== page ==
Objective: This study aimed to assess the prognostic impact of liver metastases (LM) in patients with colorectal peritoneal carcinomatosis (PC) who underwent complete cytoreductive surgery and resection of LM, followed by intraperitoneal chemotherapy.
Background: Synchronous surgical treatment of PC and LM with curative intent remains controversial.
Methods: From a prospective database, all patients with PC and synchronous LM who had undergone cytoreductive surgery and LM resection followed by intraperitoneal chemotherapy were matched with patients with PC alone according to the following criteria: age, peritoneal cancer index (PCI), site and lymph node involvement (pN) of primary cancer, and postoperative chemotherapy.
Results: From 1993 to 2009, 37 patients with PC and LM were matched with 61 patients with PC alone. After a mean follow-up of 36 months, 3-year overall survival (OS) and disease-free survival rates were significantly lower in patients with PC and LM, respectively, 40% and 66% (P = 0.04) and 6% and 27% (P = 0.001). A PCI of 12 or more [odds ratio (OR): 4.6], a pN+ status (OR: 3.3), no adjuvant chemotherapy (OR: 3.0), and presence of LM (OR: 2.0) were identified as independent factors for poor OS. Three groups were singled out: (1) patients with a low PCI (<12) and no LM (median OS: 76 months); (2) patients with a low PCI (<12) and 1 or 2 LM (median OS: 40 months); and (3) patients with a high PCI (≥12) or patients with 3 LMs or more (median OS: 27 months).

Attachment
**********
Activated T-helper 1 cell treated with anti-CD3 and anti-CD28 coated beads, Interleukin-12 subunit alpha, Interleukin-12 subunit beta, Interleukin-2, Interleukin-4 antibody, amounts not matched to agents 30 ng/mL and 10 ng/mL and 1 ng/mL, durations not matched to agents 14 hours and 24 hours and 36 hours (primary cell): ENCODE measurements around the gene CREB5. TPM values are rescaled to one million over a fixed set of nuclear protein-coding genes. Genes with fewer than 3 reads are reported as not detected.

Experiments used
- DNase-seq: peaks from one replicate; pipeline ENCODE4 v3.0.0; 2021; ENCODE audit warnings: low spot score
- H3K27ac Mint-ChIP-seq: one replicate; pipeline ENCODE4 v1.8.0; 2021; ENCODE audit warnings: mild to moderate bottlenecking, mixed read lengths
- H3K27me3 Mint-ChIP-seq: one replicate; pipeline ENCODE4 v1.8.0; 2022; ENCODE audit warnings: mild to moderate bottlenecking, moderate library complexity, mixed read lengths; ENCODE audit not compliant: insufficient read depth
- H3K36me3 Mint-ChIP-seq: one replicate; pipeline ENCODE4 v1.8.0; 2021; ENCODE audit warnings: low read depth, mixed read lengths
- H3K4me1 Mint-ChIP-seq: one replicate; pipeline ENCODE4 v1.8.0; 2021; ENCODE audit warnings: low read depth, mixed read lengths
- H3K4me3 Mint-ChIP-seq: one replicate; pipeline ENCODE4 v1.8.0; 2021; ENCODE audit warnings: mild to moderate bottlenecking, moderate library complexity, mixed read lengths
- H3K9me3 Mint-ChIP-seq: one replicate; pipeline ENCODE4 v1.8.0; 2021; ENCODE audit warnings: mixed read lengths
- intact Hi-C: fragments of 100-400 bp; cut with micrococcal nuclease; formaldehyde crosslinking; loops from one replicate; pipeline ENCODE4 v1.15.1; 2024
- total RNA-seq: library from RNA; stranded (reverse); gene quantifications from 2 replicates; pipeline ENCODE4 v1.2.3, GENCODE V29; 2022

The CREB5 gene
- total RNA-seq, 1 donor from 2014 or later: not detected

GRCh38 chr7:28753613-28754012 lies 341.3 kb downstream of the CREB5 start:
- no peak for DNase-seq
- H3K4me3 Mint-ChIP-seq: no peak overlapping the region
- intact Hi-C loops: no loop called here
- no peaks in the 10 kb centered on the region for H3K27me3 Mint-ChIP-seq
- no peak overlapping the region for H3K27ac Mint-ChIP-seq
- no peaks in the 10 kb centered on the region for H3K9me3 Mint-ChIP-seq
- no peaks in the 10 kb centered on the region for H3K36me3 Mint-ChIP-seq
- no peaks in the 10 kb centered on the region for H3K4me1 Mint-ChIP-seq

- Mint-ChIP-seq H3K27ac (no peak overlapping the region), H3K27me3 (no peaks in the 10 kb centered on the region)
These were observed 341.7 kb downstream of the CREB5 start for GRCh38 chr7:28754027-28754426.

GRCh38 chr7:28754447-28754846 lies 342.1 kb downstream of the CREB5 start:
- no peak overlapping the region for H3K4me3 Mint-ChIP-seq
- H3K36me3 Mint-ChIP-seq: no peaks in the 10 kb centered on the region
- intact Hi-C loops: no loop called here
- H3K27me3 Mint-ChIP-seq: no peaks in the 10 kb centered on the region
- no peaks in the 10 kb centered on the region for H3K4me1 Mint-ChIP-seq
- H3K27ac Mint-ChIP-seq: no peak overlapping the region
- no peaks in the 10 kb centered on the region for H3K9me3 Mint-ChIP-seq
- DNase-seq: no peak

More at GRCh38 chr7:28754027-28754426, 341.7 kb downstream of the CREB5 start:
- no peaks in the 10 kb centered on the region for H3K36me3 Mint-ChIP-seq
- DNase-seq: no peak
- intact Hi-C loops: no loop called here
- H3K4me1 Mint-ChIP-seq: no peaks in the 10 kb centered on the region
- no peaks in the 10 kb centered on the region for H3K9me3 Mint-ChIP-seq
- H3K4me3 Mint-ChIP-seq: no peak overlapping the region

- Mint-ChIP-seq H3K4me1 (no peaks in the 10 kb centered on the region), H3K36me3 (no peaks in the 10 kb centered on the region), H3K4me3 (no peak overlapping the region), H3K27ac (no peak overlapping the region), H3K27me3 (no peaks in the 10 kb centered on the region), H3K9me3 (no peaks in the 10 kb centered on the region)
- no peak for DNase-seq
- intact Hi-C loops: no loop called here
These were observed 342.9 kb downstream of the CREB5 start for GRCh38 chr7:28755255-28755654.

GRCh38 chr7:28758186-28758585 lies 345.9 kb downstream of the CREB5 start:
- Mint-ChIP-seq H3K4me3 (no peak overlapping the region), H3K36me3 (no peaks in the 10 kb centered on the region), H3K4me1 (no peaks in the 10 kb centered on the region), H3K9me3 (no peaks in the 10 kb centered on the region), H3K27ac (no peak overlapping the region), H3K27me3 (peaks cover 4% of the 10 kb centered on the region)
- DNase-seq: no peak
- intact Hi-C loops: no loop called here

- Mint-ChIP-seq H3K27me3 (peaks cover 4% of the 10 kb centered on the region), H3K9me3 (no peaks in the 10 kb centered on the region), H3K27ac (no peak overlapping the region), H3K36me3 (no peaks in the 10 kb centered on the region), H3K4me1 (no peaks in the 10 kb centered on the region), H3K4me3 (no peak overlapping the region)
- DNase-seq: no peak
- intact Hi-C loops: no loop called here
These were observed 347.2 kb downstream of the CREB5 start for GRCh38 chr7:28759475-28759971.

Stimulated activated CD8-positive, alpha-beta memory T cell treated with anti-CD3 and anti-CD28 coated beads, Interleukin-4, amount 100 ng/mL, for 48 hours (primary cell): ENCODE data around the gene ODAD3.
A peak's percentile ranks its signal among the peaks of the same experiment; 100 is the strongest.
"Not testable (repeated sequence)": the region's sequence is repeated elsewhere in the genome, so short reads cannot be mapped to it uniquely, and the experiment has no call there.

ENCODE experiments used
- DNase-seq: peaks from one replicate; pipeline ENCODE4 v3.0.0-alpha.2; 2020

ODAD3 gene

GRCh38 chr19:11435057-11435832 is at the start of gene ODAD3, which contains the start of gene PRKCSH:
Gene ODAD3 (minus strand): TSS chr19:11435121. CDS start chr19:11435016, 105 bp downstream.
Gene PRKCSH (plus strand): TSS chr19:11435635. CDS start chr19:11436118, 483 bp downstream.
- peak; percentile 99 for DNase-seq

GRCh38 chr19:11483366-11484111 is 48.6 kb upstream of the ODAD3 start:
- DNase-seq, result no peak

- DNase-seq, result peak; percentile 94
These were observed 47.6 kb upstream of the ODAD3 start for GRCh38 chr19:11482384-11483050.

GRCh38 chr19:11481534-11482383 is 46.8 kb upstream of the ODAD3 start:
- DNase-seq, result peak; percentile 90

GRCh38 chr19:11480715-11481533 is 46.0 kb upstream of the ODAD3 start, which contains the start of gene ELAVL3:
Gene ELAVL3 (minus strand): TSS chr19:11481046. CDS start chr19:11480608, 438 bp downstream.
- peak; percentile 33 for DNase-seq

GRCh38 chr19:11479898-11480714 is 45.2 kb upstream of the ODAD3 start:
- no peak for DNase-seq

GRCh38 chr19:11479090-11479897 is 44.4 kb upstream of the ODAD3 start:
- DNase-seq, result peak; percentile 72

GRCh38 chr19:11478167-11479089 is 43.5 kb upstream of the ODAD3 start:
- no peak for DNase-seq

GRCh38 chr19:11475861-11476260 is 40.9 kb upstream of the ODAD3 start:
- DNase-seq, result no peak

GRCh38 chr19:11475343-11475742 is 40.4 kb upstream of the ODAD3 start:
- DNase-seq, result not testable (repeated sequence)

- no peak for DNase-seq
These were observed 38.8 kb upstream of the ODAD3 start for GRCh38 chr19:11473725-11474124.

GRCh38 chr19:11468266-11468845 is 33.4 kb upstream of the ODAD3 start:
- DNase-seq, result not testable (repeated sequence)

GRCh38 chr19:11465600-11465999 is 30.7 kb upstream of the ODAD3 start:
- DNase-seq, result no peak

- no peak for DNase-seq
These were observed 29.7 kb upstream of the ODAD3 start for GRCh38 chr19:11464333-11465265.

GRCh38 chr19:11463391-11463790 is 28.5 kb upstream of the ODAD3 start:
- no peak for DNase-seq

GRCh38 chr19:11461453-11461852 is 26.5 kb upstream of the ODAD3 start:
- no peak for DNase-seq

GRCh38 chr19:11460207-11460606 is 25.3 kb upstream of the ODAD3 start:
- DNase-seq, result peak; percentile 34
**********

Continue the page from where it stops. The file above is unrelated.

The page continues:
Conclusions: This case-control study seems to confirm that prolonged survival can be achieved in highly selected patients operated on for limited PC and fewer than 3 LM.